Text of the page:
National Geographic : 1908 May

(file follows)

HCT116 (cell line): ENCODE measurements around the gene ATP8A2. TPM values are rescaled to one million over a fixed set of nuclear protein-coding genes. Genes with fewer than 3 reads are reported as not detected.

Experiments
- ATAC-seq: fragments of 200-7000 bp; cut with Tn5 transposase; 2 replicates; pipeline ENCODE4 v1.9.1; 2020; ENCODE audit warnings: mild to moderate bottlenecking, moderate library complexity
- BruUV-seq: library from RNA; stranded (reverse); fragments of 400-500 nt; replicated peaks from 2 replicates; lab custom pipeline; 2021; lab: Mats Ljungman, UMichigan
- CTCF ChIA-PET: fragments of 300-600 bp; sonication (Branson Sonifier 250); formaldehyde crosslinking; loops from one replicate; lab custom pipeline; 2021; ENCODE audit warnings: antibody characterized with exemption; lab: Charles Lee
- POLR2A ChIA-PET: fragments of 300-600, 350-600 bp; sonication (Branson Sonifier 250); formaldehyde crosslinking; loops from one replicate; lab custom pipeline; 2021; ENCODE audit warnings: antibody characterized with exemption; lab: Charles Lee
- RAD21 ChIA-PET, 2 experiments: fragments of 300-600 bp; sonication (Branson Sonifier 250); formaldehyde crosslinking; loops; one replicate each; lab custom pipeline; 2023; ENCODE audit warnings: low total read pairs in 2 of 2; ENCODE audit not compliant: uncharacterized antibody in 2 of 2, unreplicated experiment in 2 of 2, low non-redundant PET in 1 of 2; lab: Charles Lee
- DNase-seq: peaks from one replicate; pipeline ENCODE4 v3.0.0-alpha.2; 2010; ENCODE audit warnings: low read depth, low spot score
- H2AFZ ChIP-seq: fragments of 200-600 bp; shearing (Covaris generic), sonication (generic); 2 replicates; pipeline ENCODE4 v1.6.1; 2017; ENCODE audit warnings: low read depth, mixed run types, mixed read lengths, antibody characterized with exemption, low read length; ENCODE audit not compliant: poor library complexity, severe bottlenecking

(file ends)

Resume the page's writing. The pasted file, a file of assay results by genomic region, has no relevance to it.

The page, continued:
HUNTING BEARS ON HORSEBACK prefer to go over the rimrock, when the dogs are after them, rather than tree. All our hunting was done in the na tional timber reserve just east of the Yellowstone Park, in Big Horn County, Wyoming. It is a high, rough, broken, mountain country, and we were hunting on the headwaters of the following creeks flowing into the north fork of the Shoshone River: Eagle, Kitty, Fish hawk, Sheep, East and West Black Water, Wapiti or Elk Fork, Gun Barrel or Gothic, Goff, and Clearwater-a coun try about twenty-five miles east and west and thirty-five miles north and south, which lies about fifty miles west of Cody, from which point we outfitted. All the game was killed south of the Shoshone River. In as rough a country as this is, it takes very good horse flesh to do the work, for the bear travels pretty fast, there is plenty of down timber in the valleys, and a great deal of hard climb ing. Mr Goff has a picked lot of horses, bigger than the usual western pony, and therefore up to their work, and all of his horses will either pack or ride; so that we were able to have four fresh horses a day and then not work a horse again for three or four days, as he had twenty-two horses in the outfit. I never could see how a horse could be as sure-footed or go in places these horses did, for in the course of bear hunting we crossed every divide from Eagle Creek to Elk Fork, six in number, pretty well up toward headwater and without a trail other than game trails, and only one horse went down on the trip, and that was in ford ing a deep stream. As an instance of their hardihood, we jumped one bear at ii a m., followed him on horseback until 5 p. m., a part of which time we lost the dogs and spent a couple of hours before we heard them again; finally got in coun try we could not ride, tied up the horses, who were soaking wet, went on for an hour on foot, and killed the bear at 6 p. m. By the time we had dressed him it began to get dark, with the result that we lost our horses, laid out all night on the top of a mountain, and in the morn ing, when we found the horses, none of them were stiff or sore, although there had been a hard frost in the night. The dogs of course deserve the chief credit. Goff has a splendid pack, which is thoroughly broken not to run deer, elk, or sheep. The hounds of course do the main work, from the time the bear track is picked up until the bear is jumped, but they are not keen to go in and fight, and unless you have something that will do this, and do it sufficiently vigorously to retard progress, there is not much chance of keeping up with them on horseback and getting a shot at the bear. This is where the fighting, pack becomes all important, and it is the most difficult thing to get a dog properly adapted to the work. He must be willing to run for an hour or so with the hounds, with only anticipation to help him along, until the bear is jumped. Then he must have not only pluck enough to go in and fight, but intelligence enough to know the only chance a dog has with a bear is to take an occasional nip, and then get out of the way; and, further, he must have sufficient size and bone to be able to keep up with the hounds over a big, rough country. We had almost everything in the pack: Mongrel bull terriers,, stag hounds (a cross between a stag hound and a bull terrier), an old English sheep dog (a cross between a fox terrier and a shepherd), who, by the way, was the greatest hunter and gamest dog I ever saw. He had had his thigh broken by a grizzly six months before, and while with us was bitten through the face, but, with only three legs, he was always at the head of the fighting pack. We had some Irish terriers and six Aire dales. The bull terriers go in and take hold and get killed. The stag hounds won't stay long with the hounds unless the bear is properly jumped. Only oc casionally will a mongrel develop the proper qualities. The Irish terriers are too small to properly run the country, but the big, sturdy Airedales are just 35'